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Gratitude journals and their more public cousins—gratitude Facebook posts—have become mindful ways to connect with what is good in our lives. I’ve never done one, but it occurred to me a while back that doing a 365 Grateful for playwriting might illuminate a year’s worth of reasons why we’re so loyal to this sometimes discouraging pursuit. In 2014, there were many times I became aware of people, situations, events that only touched me because I wrote that first play and kept on writing–a phone call from a producer who wanted to share the tearful reactions my play evoked that evening, being part of the Buffalo theater community, meeting some super cool people during a production in a small town in the Catskills, the Dramatists Guild regional reps meeting, having actors in Ghana speak my words– as well as all the people, places, and things that just make it easier to keep on. Productions are wonderful, but being a playwright has generated so many rewards beyond just those, so, this year, now that Real Inspiration for Playwrights Project is finished, recording them all is my project for 2015. I’ll tweet once each day under #365gratefulplaywright (follow me @donnahoke) and also post to my Donna Hoke, Playwright page on Facebook, then post the updated blog every two weeks so that nobody is overwhelmed. (I’ll also start a new blog post every two weeks, so that this file doesn’t become impossible!) If you’re a playwright, think about what might go on your own list; it’s humbling to see how lucky we really are.
June 17: The upcoming Buffalo theater season. I just finished my annual Ten Picks for the Upcoming Season for Buffalo Spree and it was REALLY hard to pick! (And I didn’t even include any of the seven world premieres Buffalo theatergoers have to look forward to in 15/16.)
June 18: Shakespeare in Delaware Park, the second largest outdoor Shakespeare festival in the country! Tonight, they opened the first show—ROMEO AND JULIET—of their fortieth season, and, even though they only got through Act 1 (rain!), it was still a momentous occasion. Congratulations and continued gratitude for my Shakespeare education!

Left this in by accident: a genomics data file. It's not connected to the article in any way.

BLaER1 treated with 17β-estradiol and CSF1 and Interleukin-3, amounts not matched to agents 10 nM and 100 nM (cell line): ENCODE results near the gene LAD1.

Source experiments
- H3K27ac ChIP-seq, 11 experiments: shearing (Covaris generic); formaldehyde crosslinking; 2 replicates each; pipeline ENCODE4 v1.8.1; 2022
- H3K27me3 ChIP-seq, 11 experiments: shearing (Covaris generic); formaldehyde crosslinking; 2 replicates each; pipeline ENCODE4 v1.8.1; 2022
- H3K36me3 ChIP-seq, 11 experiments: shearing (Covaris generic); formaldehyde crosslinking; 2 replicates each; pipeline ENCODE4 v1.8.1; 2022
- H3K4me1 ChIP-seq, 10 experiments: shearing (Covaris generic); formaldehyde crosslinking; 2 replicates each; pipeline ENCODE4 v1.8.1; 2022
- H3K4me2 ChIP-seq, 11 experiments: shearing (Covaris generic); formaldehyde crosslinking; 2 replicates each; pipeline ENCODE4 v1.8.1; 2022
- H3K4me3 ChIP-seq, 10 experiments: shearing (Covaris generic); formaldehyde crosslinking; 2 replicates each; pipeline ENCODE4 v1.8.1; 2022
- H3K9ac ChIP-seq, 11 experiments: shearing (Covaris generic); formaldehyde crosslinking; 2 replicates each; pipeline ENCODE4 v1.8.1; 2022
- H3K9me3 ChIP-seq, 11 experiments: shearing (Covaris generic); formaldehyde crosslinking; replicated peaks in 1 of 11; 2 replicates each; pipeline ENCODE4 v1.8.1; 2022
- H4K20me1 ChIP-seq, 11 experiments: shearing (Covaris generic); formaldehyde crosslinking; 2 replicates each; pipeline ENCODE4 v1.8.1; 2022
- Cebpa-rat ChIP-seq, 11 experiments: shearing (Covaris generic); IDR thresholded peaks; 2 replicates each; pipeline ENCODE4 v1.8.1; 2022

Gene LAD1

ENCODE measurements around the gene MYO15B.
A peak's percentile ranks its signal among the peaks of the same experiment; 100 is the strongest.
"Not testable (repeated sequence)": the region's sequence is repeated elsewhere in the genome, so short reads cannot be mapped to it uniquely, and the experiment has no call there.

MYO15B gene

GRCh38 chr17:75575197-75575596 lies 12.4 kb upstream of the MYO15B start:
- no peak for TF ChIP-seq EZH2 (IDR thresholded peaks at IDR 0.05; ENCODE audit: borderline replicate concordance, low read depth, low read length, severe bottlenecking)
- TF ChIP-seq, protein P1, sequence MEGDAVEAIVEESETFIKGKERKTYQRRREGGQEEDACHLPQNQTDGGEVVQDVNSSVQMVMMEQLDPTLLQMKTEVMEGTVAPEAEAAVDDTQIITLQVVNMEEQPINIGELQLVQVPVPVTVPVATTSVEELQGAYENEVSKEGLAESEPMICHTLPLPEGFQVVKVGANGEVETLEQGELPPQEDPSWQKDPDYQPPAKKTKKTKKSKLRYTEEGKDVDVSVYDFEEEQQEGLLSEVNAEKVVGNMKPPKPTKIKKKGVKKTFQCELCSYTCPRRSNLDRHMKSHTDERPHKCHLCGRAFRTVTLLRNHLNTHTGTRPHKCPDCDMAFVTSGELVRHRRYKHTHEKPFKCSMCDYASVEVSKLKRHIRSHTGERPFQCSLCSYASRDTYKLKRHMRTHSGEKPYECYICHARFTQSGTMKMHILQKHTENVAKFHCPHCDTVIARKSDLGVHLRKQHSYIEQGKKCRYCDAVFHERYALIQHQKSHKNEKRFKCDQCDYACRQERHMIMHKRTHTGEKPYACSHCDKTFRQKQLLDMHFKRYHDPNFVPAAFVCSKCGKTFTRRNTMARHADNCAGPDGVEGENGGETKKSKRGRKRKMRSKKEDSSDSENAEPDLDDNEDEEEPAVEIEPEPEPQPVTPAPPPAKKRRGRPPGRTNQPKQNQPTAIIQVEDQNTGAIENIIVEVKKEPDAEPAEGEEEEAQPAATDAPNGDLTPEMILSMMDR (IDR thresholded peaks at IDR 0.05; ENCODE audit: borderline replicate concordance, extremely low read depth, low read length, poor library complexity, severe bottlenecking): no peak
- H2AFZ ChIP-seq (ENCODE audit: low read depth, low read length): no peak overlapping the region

June 19: Page to Stage: The Craft of Adaption, by Vincent Murphy. I love how many playwrights have taken the time to write books on the craft. Whenever I need a new take or new inspiration or embark on a different project, there’s always a book waiting. And I’m happy to give these authors a shout-out when I can. I’m also grateful because I just sent my first adaptation off to the author!
June 20: Matt Boyle, Seth Wochensky, and Springville Center for the Arts for inviting me and my plays to be part of a director/actor workshop. Today’s first read-through was the first time I’ve heard the eight SLICE OF LIFE plays read in order, and it was so cool to hear the age progression. I’m so excited to work with this group and see their final results!
June 21: Andrea Perry and Tim Bookhagen for totally bringing it to the closing of FLOWERS IN THE DESERT! Next up: Luxembourg!
June 22: That joyous moment when you cut something from a script that you’ve been clinging to for far too long and not because someone said you should, but because you know without a doubt that it needs to go.
June 23: Word that THE COUPLE NEXT DOOR’s run in Romania will be extended! This has been such a fun experience, and I’m thrilled that, after two years, people are still going to see the show!
June 24: This cool picture from “Stage Whispers,” the movie. Playwrights who write ten-minute plays get so used to writing for black box with very few props and set pieces that to see something this lavish is an unbelievable treat. I can’t wait to see the finished product.